Beloved Women: Nurturing the Sacred Fire of Leadership from an American Indian Perspective

By Awe, Tarrell; Portman, Agahe et al. | Journal of Counseling and Development : JCD, Summer 2005 | Go to article overview

Beloved Women: Nurturing the Sacred Fire of Leadership from an American Indian Perspective


Awe, Tarrell, Portman, Agahe, Garrett, Michael Tlanusta, Journal of Counseling and Development : JCD


We are a matriarchal society. Even our language honors the women. It is a female language. When we dance, the men dance on the outside of the circle. The inside of the circle is to honor the women. When you dance to the ceremonial sounds of the Earth, you are tickling Mother Earth, and giving her joy for all the things she gives us to stay alive.

   Kanaratitake (Lorraine Canoe), Mohawk
   (as cited in McFadden, 1994, p. 24)

Across the United States, there are more than 558 federally recognized and several hundred state-recognized Native American nations (Russell, 1998). Given the wide-ranging diversity of this population of approximately 2.3 million people, it is important to understand that any discussion related to cultural aspects of American Indian people is, in fact, a discussion encompassing the vastness and essence of these sovereign nations and differing individuals. Within this context, however, there are some universal underlying values that permeate what can be considered a Native worldview and existence. One foundational value, leadership from an American Indian perspective, is viewed as a shared vision and responsibility. Although there may be individual or tribal differences among familial groups, this perspective is a consistent cultural view. American Indian governance is filled not with the romantic notion of male "chiefs" as wise, supreme, all-knowing grandfathers but with tribal councils or committees consisting of multiple leaders (male and female) holding positions of leadership, most often with a group of (elder) women holding the ultimate power for decisions that affect the entire tribe. By necessity, leadership is a shared vision. American Indian women have been consistently involved in leadership throughout indigenous history. Their leadership provides a strong, nurturing influence passed down from generation to generation. In mainstream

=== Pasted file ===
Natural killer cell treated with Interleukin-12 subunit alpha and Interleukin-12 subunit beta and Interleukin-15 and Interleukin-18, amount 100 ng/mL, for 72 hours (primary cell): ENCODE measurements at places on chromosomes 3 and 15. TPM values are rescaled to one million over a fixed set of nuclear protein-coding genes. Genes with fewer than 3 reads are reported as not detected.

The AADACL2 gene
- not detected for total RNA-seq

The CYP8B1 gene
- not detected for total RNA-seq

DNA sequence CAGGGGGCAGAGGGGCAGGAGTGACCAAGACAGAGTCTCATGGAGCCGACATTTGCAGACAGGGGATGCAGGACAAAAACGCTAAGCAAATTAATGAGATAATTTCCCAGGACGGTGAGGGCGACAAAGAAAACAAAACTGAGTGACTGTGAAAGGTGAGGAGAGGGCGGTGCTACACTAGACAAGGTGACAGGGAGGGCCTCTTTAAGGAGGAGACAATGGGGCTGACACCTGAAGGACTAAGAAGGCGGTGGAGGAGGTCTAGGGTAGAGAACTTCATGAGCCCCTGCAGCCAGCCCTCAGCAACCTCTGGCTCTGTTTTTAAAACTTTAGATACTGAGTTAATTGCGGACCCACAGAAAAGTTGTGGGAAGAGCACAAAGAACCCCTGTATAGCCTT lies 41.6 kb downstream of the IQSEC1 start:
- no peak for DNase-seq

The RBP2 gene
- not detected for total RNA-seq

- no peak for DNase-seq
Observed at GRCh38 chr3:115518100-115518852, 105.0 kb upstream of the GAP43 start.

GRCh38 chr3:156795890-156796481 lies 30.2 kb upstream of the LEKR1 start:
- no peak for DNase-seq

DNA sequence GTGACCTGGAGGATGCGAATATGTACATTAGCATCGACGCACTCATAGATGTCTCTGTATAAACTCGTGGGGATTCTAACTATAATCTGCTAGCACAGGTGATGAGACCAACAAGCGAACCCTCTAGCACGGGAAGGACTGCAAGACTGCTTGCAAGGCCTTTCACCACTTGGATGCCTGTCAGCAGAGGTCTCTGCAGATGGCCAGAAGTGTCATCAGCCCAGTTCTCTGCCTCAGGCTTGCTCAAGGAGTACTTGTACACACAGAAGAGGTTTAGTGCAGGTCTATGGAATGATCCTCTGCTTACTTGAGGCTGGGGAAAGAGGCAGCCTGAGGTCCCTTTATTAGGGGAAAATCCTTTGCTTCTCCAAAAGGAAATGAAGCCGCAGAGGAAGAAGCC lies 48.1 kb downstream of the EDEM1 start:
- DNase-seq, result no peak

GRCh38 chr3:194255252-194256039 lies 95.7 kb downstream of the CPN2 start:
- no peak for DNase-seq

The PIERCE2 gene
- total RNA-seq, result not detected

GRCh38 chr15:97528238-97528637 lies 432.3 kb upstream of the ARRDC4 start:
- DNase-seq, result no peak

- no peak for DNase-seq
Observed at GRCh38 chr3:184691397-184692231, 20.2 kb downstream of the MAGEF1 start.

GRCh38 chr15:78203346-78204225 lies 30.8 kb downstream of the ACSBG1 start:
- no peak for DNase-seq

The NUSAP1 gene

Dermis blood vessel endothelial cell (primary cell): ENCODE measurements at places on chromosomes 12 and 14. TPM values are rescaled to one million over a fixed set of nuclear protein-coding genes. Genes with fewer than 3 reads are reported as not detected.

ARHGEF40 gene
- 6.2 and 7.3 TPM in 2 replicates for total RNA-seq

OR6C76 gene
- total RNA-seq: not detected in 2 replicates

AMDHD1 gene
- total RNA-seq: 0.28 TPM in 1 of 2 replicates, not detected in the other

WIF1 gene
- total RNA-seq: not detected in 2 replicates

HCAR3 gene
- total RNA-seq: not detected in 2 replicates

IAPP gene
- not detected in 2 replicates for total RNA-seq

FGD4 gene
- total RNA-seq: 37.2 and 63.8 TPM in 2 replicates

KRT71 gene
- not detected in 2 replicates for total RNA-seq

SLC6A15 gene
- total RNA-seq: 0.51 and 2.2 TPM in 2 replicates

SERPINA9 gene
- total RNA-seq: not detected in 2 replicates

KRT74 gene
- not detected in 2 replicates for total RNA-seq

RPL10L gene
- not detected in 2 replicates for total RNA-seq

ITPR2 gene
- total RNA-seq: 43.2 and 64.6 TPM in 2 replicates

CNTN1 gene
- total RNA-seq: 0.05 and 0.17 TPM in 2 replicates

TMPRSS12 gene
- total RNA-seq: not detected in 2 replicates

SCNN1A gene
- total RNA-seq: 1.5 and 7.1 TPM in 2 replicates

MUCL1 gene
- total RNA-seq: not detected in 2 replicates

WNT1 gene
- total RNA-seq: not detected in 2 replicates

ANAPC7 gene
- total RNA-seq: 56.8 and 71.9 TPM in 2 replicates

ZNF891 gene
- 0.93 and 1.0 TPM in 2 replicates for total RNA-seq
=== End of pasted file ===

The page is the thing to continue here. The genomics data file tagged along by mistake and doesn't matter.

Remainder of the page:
U.S. society, this type of leadership style is recognized among contemporary authors of leadership manuals as relational and is attributed to the leadership style of women (Raelin, 2003). Similarly, American Indian perspectives on leadership are relational and parallel the concepts presented by Jean Miller (1991) and Judith Jordan (1997) in relational-cultural theory. A "crosswalk" of these two perspectives is appropriate to the evolution of a better understanding of the essence of American Indian leadership, as defined by the power of women, and of the potential implications for leadership and mentoring needs of women in the counseling profession.

As a rule, counseling professionals are taught to rely heavily on theories and interventions steeped in a Western, masculinized worldview. This article provides an alternative view of leadership among women; the specific purposes of the article are to build a bridge between the American Indian perspectives of nurturing leadership and relational-cultural theory and to contribute important leadership knowledge to the counseling profession to encourage leadership among women (as students, clients, and professionals) in counseling situations.

"I Will Bring Back the Fire"

Many tribes speak of the Circle of Life or the Web of Life, which is truly an appropriate description of the complex set of relationships in which all people live. The world, whether personal, interpersonal, natural, or universal, is like a huge spider web in which each strand is dependent on every other strand for existence and for balance. Picture a spider web glistening in the morning light. That is Native Americans' Circle of Life. As a matter of fact, the old Cherokee legend describing the First Fire revolves around the sacredness of little sister, the Water Spider, and the leadership she provided for all living beings during a critical time of need.

   In the beginning, a long, long time ago, there was no fire and
   the world was cold. So the Red Thunder Beings in the Above
   World sent their lightning and put a fire in the bottom of a
   hollow sycamore tree that grew on a small island. … 

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